United States Department of State
Bureau of Consular Affairs
Washington, DC 20520
This information is current as of today,
July 22, 2009
The U.S. Department of State warns U.S. citizens of the risks of travel to Burundi and continues to caution Americans that travel outside the capital, Bujumbura, presents significant risks, especially after nightfall. The U.S. Embassy restricts travel of its personnel in Burundi, and certain areas of Bujumbura are off-limits to U.S. government personnel after daylight hours. This replaces the Travel Warning for Burundi dated January 8, 2009, to provide information regarding demobilization of rebel forces after the cease-fire agreement between these groups and the government, as well as revised information on security restrictions for Embassy personnel.
From 1993 to 2006, Burundi was plagued by a civil war that often involved non-governmental and non-combatant targets. In September 2006, the government and the last rebel group not yet party to peace accords, the PALIPEHUTU–FNL (FNL), signed a cease-fire agreement. The FNL leaders agreed to discontinue hostilities and to implement fully the cease-fire agreement. FNL rebels have since begun to demobilize as the group transitions into an officially-recognized political party. However, their presence in demobilization camps has been marked by several disturbances in the camps and surrounding communities.
Crime and banditry are still prevalent in the province of Bujumbura Rural despite the general demobilization.
Crime, often committed by groups of street children or armed bandits, poses the highest risk for foreign visitors to both Bujumbura and Burundi. Common crimes include muggings, burglaries, robberies and carjackings. Visitors should keep car doors locked, windows up, and be careful when stopped in heavy traffic due to the threat of robbery. The U.S. Embassy has received reports of armed criminals ambushing vehicles, particularly on the roads leading out of Bujumbura. Due to the lack of resources, local authorities in any part of Burundi often are unable to provide timely assistance during an emergency.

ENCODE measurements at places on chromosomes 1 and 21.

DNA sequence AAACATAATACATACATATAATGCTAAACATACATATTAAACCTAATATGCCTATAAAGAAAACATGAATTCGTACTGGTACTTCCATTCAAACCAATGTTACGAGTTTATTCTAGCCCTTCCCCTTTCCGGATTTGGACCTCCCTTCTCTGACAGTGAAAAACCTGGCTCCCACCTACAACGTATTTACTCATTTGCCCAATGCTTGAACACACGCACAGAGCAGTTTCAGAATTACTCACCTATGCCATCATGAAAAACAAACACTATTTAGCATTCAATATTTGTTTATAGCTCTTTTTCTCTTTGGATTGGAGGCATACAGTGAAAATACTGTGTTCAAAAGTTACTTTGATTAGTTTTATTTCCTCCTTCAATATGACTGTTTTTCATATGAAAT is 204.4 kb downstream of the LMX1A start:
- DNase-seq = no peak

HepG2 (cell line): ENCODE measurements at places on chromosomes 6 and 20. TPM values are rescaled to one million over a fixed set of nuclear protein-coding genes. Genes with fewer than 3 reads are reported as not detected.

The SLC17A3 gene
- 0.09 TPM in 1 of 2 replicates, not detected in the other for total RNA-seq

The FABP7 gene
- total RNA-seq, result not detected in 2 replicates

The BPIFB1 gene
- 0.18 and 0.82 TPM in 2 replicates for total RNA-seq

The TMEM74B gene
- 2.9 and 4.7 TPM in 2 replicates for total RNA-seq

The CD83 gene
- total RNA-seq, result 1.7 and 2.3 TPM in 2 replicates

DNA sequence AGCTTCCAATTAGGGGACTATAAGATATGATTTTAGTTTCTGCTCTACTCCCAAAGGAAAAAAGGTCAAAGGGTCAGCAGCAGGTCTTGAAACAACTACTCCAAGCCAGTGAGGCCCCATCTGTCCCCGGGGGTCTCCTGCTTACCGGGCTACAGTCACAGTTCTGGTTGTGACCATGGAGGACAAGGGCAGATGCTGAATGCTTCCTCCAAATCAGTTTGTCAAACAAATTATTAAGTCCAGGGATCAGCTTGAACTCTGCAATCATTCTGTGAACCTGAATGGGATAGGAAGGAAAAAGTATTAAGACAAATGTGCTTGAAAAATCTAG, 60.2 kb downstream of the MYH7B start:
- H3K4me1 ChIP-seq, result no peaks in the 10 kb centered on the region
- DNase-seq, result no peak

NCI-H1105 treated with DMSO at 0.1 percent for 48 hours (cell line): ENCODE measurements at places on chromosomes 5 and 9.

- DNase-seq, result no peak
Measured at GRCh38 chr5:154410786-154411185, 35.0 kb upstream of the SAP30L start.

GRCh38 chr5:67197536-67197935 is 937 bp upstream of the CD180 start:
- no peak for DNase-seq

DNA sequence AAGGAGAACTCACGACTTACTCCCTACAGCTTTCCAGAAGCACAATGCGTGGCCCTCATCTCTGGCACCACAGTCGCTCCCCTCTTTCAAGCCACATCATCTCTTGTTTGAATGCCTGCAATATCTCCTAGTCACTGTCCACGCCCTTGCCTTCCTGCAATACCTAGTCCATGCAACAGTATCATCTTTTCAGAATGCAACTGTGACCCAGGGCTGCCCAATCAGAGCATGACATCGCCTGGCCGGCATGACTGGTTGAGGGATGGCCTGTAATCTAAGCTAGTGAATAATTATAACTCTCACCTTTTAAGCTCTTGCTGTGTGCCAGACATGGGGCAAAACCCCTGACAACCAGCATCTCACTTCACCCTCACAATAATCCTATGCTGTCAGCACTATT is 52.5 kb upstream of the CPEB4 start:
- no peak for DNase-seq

The U.S. Embassy restricts the travel of Embassy personnel in Burundi, and certain areas of the capital are off-limits to U.S. government personnel after nightfall. U.S. Government personnel are prohibited from walking on the streets after dark and from using local public transportation at any time. The Embassy’s Regional Security Officer (RSO) must pre-approve all travel outside a 30 km radius of Bujumbura, and employees must travel on an approved itinerary in two-vehicle convoys equipped with satellite phones and emergency equipment. The RSO may also place further restrictions on employee movement due to changing security conditions, such as requiring alternate routing or a security escort. Within 30 km of the city, employees may travel in single vehicles, but must check in and out with the Embassy. All employee movement outside the city after dark is forbidden. The Embassy recommends that American citizens not travel on national highways from dusk to dawn.
American citizens who travel to or remain in Burundi despite this Travel Warning are urged to contact the U.S. Embassy in Bujumbura for information on the latest Embassy security guidelines, and to register at the State Department's travel registration website. By registering, American citizens make it easier for the Embassy to contact them in case of emergency. Americans without internet access may register directly with the U.S. Embassy in Bujumbura at Avenue des Etats-Unis. The hours for non-emergency American Citizen Services are 9:00 a.m. to 12:00 p.m. and 3:00 p.m. to 5:30 p.m. on Tuesdays and Thursdays, and 9:00 a.m. to 12:00 p.m. on Fridays. The Embassy Consular section can be reached by telephone, including for after hours emergencies, at (257) 22-20-7000, or by fax at (257) 22-22-2926. Security information for American citizens in Burundi is posted at the Embassy's website.
For further information, consult the Country Specific Information for Burundi and the current Worldwide Caution, available on the Bureau of Consular Affairs Internet website at http://travel.state.gov. Updated information on travel and security in Burundi is available at 1-888-407-4747 toll-free in the U.S. and Canada, or by calling a regular toll line at 202-501-4444 from other countries. These numbers are available from 8:00 a.m. to 8:00 p.m. Eastern Time, Monday through Friday (except U.S. federal holidays).